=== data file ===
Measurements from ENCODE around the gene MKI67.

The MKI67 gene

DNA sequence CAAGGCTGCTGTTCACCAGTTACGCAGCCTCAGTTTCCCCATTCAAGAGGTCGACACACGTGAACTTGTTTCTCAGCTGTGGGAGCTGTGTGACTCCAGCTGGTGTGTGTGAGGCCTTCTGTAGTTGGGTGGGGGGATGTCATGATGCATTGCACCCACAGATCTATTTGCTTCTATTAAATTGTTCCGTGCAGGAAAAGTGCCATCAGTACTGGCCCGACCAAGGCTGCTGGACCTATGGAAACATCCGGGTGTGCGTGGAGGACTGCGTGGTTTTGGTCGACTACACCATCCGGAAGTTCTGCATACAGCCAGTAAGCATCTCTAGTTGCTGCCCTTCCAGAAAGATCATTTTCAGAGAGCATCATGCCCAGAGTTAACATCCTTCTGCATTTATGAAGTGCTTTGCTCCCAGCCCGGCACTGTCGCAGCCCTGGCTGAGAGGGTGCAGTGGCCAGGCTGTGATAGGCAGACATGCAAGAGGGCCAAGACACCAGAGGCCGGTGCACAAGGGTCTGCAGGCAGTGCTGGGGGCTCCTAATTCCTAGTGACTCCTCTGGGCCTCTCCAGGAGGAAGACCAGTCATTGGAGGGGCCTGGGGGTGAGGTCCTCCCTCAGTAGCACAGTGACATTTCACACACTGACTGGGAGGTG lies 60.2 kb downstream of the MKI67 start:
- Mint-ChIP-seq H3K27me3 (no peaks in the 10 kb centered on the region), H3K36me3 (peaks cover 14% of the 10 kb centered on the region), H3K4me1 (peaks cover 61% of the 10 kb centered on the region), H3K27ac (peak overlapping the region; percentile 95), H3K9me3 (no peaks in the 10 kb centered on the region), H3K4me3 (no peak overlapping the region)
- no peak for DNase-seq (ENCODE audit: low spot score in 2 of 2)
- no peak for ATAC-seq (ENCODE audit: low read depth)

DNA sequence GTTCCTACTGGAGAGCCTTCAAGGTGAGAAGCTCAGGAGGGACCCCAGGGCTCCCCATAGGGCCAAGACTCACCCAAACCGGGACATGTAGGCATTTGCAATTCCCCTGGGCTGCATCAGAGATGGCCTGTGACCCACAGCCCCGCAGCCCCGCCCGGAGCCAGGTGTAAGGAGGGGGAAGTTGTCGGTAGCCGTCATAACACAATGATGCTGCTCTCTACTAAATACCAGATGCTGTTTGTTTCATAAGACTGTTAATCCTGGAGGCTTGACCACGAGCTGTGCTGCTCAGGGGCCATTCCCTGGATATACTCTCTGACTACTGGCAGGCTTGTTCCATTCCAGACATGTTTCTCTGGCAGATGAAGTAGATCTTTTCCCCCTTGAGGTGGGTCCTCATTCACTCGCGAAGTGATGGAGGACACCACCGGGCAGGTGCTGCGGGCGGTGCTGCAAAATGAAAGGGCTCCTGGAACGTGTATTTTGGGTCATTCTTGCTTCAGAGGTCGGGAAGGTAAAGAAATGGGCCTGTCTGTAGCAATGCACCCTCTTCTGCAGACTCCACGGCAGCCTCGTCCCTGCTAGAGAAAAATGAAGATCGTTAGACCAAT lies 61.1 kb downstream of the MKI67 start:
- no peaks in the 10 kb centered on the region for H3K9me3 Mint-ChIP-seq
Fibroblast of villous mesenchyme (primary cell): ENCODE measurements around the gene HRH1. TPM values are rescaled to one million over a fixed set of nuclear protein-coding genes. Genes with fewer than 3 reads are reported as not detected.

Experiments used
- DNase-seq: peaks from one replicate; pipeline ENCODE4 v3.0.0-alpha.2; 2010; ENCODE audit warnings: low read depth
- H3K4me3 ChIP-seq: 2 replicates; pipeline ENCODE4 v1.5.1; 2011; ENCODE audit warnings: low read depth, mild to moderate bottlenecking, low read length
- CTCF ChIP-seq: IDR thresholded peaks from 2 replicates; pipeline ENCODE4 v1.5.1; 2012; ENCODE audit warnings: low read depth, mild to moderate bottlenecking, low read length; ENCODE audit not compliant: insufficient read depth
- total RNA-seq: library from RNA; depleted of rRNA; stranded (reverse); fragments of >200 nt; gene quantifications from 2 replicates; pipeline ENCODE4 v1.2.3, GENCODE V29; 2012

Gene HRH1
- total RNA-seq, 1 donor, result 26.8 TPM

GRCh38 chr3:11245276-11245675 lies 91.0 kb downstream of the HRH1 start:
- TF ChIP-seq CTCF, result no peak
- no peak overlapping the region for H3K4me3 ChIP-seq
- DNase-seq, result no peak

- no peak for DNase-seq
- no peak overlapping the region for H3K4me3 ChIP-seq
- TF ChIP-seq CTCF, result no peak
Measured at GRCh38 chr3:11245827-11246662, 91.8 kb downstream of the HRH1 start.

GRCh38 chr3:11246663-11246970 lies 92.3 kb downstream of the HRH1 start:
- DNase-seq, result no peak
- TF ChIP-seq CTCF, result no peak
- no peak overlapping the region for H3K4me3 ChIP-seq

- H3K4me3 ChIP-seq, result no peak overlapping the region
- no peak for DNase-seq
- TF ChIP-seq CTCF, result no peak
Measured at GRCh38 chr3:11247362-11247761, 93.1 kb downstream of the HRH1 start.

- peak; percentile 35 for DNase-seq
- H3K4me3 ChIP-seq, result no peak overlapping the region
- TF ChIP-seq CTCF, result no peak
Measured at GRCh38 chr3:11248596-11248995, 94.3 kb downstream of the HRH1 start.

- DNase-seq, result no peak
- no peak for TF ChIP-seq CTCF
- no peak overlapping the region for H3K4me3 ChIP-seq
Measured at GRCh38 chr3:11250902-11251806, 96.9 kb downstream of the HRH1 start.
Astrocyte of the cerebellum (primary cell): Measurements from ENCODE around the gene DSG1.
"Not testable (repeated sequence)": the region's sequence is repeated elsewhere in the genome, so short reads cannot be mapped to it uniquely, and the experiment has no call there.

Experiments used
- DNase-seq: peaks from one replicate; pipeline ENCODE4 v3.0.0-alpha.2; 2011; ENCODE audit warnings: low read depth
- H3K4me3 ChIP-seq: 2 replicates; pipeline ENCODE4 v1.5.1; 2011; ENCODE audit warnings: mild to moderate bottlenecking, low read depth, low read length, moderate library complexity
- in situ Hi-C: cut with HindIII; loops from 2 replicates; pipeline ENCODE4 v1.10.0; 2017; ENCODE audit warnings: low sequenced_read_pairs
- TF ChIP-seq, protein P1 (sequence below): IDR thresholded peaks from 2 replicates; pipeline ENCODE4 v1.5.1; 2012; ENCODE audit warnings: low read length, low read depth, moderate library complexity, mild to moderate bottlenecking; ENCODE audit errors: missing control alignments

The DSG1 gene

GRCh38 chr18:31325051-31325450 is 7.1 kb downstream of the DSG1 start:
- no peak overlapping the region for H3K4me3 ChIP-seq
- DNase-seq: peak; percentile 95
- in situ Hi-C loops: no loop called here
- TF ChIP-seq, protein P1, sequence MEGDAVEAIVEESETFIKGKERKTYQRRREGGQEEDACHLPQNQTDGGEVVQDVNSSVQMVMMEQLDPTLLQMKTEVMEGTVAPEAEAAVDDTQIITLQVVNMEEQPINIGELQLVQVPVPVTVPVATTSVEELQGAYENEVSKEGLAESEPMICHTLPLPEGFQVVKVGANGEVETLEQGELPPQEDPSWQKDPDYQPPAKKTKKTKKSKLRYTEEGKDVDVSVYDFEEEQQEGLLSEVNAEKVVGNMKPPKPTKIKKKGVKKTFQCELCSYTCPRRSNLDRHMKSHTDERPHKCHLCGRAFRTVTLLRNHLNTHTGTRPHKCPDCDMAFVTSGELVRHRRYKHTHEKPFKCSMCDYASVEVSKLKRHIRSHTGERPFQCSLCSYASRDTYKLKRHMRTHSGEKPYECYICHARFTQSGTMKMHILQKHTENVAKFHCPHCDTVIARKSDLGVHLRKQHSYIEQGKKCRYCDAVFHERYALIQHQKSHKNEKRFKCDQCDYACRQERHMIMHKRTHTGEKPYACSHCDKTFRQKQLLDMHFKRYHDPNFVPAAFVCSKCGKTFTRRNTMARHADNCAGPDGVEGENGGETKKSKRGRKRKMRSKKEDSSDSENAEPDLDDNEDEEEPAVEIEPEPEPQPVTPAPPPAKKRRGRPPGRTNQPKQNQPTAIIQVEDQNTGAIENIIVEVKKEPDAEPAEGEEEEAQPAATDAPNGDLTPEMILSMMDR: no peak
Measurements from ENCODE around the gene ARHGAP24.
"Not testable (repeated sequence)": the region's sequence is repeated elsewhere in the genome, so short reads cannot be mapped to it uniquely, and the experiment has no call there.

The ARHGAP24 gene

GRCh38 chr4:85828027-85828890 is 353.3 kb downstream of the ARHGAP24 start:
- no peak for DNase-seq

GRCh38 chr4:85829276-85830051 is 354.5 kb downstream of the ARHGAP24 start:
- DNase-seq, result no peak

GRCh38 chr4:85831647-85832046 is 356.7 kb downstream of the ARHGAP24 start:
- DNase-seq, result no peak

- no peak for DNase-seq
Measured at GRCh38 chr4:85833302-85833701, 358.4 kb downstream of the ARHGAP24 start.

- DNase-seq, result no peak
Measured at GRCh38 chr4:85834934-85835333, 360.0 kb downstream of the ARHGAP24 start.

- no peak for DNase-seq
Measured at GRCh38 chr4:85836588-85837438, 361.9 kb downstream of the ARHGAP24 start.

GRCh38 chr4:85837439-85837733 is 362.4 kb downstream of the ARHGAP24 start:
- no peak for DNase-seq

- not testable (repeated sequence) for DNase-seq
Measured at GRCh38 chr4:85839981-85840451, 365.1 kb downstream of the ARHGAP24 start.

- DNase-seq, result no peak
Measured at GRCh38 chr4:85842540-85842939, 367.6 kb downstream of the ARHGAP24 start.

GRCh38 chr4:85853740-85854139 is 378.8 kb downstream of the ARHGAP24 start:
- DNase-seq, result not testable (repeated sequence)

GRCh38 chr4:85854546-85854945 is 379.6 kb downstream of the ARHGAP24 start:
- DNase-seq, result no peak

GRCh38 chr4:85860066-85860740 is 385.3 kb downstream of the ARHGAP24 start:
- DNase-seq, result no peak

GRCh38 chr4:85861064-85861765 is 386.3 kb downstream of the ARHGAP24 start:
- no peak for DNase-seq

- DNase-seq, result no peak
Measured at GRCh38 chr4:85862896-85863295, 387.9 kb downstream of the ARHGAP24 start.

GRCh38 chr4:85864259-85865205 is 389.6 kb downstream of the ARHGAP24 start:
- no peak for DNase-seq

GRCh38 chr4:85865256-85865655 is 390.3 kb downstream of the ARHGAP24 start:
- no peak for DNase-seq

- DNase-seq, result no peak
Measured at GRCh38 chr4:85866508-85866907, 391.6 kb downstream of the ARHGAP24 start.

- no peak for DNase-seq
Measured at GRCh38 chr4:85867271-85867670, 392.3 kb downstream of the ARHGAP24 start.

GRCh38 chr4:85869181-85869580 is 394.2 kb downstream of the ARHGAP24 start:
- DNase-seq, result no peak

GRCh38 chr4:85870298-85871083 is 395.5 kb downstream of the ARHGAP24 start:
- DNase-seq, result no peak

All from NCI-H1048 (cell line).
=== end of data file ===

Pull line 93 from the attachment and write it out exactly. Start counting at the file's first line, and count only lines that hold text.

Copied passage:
GRCh38 chr4:85869181-85869580 is 394.2 kb downstream of the ARHGAP24 start: